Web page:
Probate: The How, What, and Why

The death of a loved one is an extremely difficult time for all family and friends of the deceased. Without the family member alive to state how he/she would like personal property and financial assets distributed, dissolving an estate between children and heirs can be an extremely daunting task. Thankfully, individuals who pass away with a Will put their family in a much easier position: the Will describes how the decedent wants property divided and who he/she would like to oversee the administration process (aka: the Executor). With these major questions answered by the Will, the probate process is significantly less challenging.

Once a loved one does pass away, the primary issue to resolve is finding the original Will. Most individuals keep their original will in a safe deposit box or other secure location with personal documents. In Texas, Executors have up to 4 years from the decedent’s date of death to probate the will. Meeting this statute of limitations is extremely important in order to ensure property and assets are distributed in accordance with the loved one’s wishes.

What do I need to probate a will?

Probate is the formal process of transferring property from the decedent to his/her family and loved ones. Any individual who passes away with assets in his/her name such as a bank account, house, vehicle or boat, or retirement account will require probate. In most states including Texas, the original will is required to begin this process. An experienced attorney can be exceptionally helpful guiding family through the probate process in a way that is compliant with state and federal law.

Why is probate necessary?

Probate is necessary in order to legally transfer financial accounts, vehicles, houses or personal property to other individuals. Without probating an estate within 4 years, the decedent’s final wishes will not be met. This process is also required to ensure assets are distributed in a fair manner and any charitable bequests are fulfilled. Depending on the value of assets in the estate, an attorney may recommend pursuing independent administration, Muniment of Title, or Small Estate Administration. Different methods of probate ensure each estate is administered correctly, in a timely manner, and without burdensome costs.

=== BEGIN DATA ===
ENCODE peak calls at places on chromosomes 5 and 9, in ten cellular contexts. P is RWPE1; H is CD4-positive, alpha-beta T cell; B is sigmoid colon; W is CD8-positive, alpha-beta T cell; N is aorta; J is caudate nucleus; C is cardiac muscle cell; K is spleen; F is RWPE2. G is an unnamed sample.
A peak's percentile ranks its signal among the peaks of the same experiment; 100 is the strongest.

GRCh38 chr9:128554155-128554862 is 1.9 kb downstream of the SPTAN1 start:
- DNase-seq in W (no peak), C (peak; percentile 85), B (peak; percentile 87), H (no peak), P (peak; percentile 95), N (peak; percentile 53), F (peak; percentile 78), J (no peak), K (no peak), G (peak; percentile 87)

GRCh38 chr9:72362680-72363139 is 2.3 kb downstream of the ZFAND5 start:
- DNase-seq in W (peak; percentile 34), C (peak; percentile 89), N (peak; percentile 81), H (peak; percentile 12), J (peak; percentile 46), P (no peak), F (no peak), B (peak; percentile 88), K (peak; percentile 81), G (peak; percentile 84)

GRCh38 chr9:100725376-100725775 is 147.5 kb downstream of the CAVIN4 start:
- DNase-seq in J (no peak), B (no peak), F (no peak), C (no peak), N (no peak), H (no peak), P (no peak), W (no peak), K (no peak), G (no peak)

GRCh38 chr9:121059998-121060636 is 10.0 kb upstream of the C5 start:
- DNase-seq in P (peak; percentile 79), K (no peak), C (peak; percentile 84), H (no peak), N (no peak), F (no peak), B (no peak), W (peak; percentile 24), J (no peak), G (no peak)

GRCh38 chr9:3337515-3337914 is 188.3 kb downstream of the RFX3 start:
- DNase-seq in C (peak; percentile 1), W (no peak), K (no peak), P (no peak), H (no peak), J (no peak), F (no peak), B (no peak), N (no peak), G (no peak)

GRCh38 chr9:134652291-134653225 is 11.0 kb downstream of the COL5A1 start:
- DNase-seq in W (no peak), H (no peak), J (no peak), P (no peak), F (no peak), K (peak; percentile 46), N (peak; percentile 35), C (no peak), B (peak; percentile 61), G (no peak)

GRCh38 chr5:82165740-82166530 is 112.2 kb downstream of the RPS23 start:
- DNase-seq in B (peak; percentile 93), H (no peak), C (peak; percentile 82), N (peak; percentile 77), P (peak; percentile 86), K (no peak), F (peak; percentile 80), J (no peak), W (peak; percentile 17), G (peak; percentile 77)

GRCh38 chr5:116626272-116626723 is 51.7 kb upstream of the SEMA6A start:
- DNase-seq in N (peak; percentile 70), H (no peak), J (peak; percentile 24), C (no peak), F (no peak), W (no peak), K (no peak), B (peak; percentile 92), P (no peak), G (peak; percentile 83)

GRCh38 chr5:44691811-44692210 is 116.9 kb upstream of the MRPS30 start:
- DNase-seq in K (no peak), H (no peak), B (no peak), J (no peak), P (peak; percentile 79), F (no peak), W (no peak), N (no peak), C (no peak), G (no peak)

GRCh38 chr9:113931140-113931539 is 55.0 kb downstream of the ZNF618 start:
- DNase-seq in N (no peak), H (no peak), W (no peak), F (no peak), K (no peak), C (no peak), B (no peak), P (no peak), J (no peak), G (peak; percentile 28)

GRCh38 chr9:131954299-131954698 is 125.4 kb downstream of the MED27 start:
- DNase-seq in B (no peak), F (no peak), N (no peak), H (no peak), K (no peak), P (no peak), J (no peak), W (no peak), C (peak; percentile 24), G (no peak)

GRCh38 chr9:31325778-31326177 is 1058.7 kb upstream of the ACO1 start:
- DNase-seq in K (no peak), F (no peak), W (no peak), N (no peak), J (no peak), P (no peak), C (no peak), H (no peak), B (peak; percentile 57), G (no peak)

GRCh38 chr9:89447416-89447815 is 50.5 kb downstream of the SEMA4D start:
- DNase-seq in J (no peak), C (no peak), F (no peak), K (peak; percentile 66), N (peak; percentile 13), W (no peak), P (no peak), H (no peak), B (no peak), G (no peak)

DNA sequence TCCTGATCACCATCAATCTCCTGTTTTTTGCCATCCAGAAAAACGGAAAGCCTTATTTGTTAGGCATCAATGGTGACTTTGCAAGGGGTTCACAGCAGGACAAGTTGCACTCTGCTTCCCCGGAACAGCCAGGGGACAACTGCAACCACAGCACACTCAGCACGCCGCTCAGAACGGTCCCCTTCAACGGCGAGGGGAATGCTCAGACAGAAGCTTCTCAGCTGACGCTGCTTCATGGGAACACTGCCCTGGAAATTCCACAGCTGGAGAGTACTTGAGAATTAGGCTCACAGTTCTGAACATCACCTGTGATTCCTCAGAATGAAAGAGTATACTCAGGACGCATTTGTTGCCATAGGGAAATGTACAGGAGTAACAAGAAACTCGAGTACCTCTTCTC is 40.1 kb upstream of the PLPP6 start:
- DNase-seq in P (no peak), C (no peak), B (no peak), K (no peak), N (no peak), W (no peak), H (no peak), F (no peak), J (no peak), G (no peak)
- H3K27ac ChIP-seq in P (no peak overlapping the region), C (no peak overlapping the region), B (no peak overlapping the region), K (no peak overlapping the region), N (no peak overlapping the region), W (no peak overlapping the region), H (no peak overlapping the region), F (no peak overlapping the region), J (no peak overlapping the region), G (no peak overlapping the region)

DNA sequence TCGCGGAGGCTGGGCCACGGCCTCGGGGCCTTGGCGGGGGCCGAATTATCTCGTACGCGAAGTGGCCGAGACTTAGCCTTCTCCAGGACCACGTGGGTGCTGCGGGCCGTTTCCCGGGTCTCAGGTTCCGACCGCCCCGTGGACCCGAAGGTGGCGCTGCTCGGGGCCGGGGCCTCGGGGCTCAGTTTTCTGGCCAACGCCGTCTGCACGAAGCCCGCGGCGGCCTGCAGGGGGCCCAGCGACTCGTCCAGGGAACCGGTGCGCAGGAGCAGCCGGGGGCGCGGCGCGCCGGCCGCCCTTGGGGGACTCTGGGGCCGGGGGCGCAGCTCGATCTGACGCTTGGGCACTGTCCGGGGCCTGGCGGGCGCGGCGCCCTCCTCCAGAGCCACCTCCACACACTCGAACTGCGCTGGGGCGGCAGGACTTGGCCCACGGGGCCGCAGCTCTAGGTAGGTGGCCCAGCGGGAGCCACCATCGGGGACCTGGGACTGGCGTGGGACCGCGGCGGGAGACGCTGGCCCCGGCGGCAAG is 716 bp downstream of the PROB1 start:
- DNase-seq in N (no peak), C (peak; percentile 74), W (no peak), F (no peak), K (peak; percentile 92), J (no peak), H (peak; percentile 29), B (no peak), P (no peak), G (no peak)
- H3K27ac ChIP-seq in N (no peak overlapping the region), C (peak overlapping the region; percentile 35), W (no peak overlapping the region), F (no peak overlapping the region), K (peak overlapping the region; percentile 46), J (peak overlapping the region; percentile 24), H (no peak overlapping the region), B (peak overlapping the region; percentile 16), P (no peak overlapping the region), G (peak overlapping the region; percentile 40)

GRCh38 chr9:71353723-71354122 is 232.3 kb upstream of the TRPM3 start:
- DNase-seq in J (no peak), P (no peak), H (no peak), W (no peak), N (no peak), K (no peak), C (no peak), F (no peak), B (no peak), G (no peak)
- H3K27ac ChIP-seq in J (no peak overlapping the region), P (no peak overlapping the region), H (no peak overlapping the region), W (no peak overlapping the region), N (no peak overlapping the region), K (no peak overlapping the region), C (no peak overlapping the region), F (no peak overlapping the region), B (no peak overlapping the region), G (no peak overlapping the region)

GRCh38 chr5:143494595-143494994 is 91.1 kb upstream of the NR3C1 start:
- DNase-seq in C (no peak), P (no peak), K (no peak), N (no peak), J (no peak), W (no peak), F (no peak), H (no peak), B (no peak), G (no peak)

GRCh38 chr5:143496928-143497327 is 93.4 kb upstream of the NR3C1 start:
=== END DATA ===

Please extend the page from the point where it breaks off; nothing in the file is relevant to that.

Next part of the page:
What if I don’t probate in time?

If a will is not probated within 4 years from the date of death, administration can be chaotic. For example, if a dad dies but the family does nothing, it is extremely difficult to then probate once the mom dies years later. If a will is not probated within 4 years, then the law allows for the Will to be probated as a muniment of title, but that method of probate is not always available.  When a muniment of title is not available, then the Texas laws of intestacy will govern how assets are distributed. This means that regardless of what the decedent wrote in his/her Will, the state law will determine what happens to financial assets and property. It is best to contact an attorney as soon as possible after the death of a loved one in order to meet any legal deadlines and start any necessary probate proceedings.

Anyone who has lost a family member or close friend knows how difficult it can be to handle the emotional stress during a time of grief. Finding an experienced attorney to assist with the probate process can provide you with peace of mind during this tough time. Contact us today to learn more about how we can help your family through times of loss.